Wuhan seemed deserted, abandoned— All hidden behind closed doors— Surveilled and quarantined, while Holding the attention of the world.
Yet, as we held our collective breath, Our vain hopes for containment went Unfulfilled, as the virus spread to Regions, and then countries, beyond.
Did we really think this tiny crown, As it stowed away on hands, in coughs, Might obey our commands to halt— Not to cross our border?
How naïve, or perhaps ’twas willful ignorance. And now, while we should be concerned, there’s No need for panic, no time for casual racism. Disease spread can be slowed, even prevented, Simply by following the advice herein.
It’s Valentine’s Day—at least for a few more minutes. If the checkout line at the grocery store yesterday is any indication, lots of people got stuffed animals and big pink cards covered in glitter (lots of glitter) in my town today. I tend to prefer a more low-key day (because I am too frugal to see much point in buying a card for eight bucks that will be looked at once!), so my day was perfect for me: No grand gestures, just dinner with my husband and son and a chance to Skype with my daughter who is away at the moment. Spending that kind of time with loved ones is definitely my idea of a successful holiday. Whether you celebrated romantically with a partner, as part of a family gathering, with a friend or two, or just enjoyed alone time, I hope your day was as perfect for you as mine was for me.
Although my Valentine’s Day was lovely, there have been some irritants in the last couple of weeks. What better way to slay those dragons than with a bit of fluff and fun? I think I’ll call this collection Poems from Cranky People. Writing them made me feel better. I can guarantee these little bits of verse will not end up on a card you can buy at the grocery (not in pink, not at any price, and they are definitely glitter free), but perhaps they’ll make you smile. Enjoy the last few minutes of the holiday!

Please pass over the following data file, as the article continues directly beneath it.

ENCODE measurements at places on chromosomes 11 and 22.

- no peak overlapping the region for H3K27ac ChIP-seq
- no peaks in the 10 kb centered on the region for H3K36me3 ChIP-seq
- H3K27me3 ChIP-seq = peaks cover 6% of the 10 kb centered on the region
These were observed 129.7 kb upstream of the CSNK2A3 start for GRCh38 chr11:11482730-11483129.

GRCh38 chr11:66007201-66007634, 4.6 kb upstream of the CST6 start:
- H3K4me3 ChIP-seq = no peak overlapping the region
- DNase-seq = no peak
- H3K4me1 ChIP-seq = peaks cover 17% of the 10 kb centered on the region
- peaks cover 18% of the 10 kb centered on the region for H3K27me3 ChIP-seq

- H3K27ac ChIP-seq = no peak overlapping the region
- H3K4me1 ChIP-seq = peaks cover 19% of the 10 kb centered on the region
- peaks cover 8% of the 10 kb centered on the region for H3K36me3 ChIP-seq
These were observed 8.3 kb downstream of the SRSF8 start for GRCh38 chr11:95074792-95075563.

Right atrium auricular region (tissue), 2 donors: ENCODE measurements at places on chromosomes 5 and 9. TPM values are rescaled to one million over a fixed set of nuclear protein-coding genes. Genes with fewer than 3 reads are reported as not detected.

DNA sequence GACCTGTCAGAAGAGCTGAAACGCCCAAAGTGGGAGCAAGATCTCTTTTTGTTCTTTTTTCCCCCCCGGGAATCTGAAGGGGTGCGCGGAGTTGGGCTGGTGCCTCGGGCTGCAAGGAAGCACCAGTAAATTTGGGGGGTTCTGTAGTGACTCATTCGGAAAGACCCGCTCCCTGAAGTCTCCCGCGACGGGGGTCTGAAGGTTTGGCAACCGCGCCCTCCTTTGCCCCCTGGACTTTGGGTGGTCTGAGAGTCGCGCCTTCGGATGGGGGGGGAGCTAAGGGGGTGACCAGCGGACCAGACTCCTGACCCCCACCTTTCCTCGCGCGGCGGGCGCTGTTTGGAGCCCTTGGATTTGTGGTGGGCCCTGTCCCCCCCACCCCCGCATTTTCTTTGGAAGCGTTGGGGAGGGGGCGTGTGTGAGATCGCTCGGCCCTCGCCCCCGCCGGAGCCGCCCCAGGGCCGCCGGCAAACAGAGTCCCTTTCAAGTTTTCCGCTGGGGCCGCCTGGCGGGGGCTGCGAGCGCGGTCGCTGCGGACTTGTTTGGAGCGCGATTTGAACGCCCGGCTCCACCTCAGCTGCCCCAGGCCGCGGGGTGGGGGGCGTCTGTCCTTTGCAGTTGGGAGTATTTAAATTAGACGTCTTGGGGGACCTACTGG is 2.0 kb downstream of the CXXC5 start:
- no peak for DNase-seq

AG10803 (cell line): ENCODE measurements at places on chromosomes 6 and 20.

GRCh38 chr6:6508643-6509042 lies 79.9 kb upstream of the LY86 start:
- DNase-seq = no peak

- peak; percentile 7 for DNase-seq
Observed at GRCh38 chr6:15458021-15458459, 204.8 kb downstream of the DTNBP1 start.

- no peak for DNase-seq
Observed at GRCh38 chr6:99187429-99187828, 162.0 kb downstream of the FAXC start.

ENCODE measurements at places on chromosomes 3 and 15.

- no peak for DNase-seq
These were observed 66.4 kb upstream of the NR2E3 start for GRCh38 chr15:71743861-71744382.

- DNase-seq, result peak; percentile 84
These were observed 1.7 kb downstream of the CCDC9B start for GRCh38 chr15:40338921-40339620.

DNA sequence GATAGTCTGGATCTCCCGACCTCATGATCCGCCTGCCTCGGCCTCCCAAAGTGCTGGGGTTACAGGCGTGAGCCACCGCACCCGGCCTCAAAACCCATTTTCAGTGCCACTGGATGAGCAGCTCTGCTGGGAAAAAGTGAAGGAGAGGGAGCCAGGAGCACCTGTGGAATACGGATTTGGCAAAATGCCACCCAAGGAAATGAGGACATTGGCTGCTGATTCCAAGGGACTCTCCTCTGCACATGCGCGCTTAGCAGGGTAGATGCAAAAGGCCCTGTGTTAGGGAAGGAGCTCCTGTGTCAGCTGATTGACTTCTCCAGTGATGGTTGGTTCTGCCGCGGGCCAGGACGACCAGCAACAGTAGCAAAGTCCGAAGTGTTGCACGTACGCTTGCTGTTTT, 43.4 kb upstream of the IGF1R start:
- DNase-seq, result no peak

Foreshadowing by Rebecca Bigelow
Each February we pretend
That some rodent can portend
The duration of our wintry state.
But I wish it would prognosticate
Something of more import.
So if, in fact, we must resort
To using a groundhog named Phil
To predict the future, then he should spill
Whether we will suffer, over our objections,
At least six more months of politics and elections.
Lightning Bugs by Rebecca Bigelow
A light glows briefly in the dark.
And like the mating call of a firefly,
Another answers it.
And soon the lights are twinkling.
Some flashes last mere milliseconds.
But some can be measured
In moonlights and cups of cocoa.
And I wonder why
It is so important
To check your damn phone
In the theatre.